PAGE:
In 2002 the Villa Tugendhat in Brno was the first modern architectural site in the Czech Republic, and the fourth in the world, to be enlisted in the UNESCO World Heritage List. The Funtionalist villa is considered a building which set new standards of living and belongs to the most important sites of the world modern achitecture. It was designed for the Tugendhat family by one of the most prominent architects of that time, the German Ludwig Miews van der Rohe, who projected the interior as well.
The house was revolutionary for a few reasons. The glass walls completely merged the house with its surroundings, some of the windows could be lowered to the floor – the interior was then joined with the garden which made it even more impressive. The actual construction of the villa is very interesting too. It is formed by a steel frame and the ceilings are not upheld by walls but chrome-plated pillars. Even though the architect designed the villa with three floors, looking at it from the street it appears as a two-storey house. The ground floor comprises a hall, lounge, study and a dining room. In the basement there was a laundry and storage rooms, photo room and boiler room. The second floor served with bedrooms, children and nanny rooms functioned as a living area.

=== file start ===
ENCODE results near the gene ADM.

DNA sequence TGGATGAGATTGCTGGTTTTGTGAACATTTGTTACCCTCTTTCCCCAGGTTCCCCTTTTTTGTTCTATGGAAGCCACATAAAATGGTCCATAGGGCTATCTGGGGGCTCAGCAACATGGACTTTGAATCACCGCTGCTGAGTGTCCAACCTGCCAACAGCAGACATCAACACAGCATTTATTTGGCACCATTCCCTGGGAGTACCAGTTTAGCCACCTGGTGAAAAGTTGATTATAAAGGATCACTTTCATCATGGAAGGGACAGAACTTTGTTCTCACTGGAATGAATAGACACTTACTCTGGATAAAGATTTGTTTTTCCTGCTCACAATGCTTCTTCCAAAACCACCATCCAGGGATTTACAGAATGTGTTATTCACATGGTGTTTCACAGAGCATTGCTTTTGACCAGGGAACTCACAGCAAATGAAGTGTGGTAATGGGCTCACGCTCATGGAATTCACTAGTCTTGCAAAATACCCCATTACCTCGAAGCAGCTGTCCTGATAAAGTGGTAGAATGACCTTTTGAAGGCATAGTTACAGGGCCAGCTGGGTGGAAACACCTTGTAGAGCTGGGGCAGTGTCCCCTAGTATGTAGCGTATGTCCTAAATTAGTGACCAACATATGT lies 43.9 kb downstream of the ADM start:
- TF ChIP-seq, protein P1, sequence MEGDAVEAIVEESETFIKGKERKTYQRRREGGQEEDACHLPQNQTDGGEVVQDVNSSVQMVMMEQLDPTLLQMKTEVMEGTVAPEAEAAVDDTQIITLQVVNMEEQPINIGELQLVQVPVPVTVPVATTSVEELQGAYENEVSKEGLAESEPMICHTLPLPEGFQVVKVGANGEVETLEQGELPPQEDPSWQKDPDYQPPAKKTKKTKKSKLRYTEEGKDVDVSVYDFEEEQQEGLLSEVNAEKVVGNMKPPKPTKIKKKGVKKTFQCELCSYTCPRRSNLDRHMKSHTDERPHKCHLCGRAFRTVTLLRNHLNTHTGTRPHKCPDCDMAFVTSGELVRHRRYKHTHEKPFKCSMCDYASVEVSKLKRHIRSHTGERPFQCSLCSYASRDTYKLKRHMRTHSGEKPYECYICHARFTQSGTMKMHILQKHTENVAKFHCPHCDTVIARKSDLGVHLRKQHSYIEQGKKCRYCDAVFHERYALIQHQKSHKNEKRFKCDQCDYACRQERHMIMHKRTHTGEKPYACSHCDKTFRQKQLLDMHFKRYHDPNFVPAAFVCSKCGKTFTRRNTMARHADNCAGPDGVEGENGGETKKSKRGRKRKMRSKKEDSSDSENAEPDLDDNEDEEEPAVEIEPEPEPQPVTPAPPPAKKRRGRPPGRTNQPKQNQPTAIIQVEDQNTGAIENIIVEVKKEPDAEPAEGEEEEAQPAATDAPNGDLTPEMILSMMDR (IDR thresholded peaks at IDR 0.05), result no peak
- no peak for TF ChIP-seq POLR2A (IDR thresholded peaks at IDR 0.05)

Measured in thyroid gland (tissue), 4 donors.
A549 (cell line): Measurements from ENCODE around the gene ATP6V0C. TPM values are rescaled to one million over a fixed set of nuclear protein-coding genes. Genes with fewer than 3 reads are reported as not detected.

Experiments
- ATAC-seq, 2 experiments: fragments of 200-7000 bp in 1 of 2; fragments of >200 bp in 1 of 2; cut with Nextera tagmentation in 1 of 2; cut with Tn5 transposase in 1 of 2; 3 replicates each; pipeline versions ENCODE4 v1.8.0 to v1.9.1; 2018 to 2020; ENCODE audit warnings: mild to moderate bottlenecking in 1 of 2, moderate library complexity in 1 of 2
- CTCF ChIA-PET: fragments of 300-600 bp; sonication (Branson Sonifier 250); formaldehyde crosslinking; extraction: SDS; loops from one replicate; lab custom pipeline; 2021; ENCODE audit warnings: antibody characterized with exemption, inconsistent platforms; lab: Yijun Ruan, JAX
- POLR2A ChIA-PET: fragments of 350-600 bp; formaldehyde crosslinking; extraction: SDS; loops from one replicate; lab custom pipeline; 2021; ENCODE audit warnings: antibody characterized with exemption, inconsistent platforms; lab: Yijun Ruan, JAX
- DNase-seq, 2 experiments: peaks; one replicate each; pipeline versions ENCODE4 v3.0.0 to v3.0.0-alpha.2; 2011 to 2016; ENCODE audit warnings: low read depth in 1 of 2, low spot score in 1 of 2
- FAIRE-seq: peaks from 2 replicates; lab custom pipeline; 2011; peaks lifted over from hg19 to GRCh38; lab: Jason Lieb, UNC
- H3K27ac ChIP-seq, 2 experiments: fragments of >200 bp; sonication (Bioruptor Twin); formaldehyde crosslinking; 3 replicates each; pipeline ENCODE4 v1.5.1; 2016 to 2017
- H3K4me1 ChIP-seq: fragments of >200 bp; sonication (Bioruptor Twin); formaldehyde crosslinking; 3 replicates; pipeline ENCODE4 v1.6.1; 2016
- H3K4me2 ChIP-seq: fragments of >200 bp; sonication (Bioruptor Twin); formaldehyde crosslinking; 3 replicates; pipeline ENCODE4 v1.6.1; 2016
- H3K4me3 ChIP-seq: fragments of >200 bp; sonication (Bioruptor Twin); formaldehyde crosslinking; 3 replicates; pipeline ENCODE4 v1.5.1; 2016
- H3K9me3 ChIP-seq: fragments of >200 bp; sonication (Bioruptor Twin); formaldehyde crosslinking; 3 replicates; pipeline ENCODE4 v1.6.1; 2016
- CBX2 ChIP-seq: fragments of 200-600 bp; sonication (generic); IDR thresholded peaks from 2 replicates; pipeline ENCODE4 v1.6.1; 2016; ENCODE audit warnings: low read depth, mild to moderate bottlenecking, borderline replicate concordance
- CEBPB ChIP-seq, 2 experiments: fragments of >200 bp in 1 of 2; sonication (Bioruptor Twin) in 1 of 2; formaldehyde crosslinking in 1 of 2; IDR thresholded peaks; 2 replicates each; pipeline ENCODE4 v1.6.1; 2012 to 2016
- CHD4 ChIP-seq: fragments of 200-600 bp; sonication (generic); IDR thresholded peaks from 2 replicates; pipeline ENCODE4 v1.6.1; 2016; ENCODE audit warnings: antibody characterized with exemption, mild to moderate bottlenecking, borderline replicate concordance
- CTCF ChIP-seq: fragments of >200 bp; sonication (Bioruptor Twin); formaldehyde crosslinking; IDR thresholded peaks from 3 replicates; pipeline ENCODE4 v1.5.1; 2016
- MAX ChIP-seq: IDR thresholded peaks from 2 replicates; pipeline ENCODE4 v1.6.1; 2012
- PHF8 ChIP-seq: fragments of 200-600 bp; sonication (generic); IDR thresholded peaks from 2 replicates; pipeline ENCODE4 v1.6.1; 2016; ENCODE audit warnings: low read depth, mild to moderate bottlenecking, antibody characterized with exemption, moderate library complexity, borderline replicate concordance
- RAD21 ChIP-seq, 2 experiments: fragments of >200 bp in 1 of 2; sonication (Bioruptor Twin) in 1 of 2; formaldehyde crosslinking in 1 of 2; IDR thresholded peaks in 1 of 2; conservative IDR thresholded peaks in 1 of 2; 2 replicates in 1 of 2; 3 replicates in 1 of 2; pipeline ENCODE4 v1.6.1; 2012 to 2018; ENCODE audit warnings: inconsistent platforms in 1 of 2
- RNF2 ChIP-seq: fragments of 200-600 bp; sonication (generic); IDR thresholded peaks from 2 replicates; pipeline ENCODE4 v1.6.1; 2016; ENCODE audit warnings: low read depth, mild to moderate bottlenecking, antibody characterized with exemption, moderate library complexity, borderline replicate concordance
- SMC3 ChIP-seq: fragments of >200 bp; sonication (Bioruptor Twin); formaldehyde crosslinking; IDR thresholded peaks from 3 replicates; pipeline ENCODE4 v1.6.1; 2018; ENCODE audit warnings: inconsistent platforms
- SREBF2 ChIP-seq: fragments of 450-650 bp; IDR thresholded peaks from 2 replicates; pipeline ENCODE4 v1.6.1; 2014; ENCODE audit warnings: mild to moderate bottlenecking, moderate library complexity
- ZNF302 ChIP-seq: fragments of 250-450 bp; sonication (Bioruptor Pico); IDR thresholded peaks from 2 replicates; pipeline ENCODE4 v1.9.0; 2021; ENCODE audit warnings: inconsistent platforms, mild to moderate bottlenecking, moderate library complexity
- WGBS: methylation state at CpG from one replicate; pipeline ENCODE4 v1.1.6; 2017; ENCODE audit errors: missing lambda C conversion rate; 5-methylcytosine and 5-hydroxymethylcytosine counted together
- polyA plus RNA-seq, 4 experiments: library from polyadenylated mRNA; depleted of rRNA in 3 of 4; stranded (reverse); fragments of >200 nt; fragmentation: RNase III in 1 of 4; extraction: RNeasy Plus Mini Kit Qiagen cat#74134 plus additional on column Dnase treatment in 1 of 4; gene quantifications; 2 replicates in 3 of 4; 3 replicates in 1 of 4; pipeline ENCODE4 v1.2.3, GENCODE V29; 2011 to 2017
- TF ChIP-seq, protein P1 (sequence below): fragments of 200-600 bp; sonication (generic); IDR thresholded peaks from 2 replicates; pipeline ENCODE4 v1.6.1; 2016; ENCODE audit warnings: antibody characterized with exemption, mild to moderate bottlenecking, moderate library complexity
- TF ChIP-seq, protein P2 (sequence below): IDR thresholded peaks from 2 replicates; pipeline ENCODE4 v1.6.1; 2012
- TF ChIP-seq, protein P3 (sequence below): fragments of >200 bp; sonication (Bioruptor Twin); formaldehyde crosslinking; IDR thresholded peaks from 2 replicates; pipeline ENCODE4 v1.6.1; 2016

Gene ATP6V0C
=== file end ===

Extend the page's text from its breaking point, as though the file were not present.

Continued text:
The villa was equipped with a unique air-conditioning system which was well ahead of its time. In fact, most of the equipment in the Tugendhat villa were based on the most up-to-date and advanced technology. It does not come as a surprise that the price was more than over 3,5 million crowns. That time this sum of money would have been enough for thirty common houses.
Nonetheless the Jewish family of Tugendhat did not have an opportunity to enjoy the villa for a long time. Apprehensive of Hitler and their future, they emigrated to St. Gallen in Switzerland in 1938 and later to Venezuela. After World War II it was used for a variety of purposes and at the beginning of the 1980s quite a successful reconstruction was carried out there. The basic setting of the villa has been preserved, although some things, such as the original fittings in the bathroom, have disappeared.
Nowadays the Tugendhat villa is open to the public though its resconstruction will take place in the near future. After that it will be closed at least until 2010. The villa is currently a subject of restitution proceedings as the original owners are trying to claim it back.
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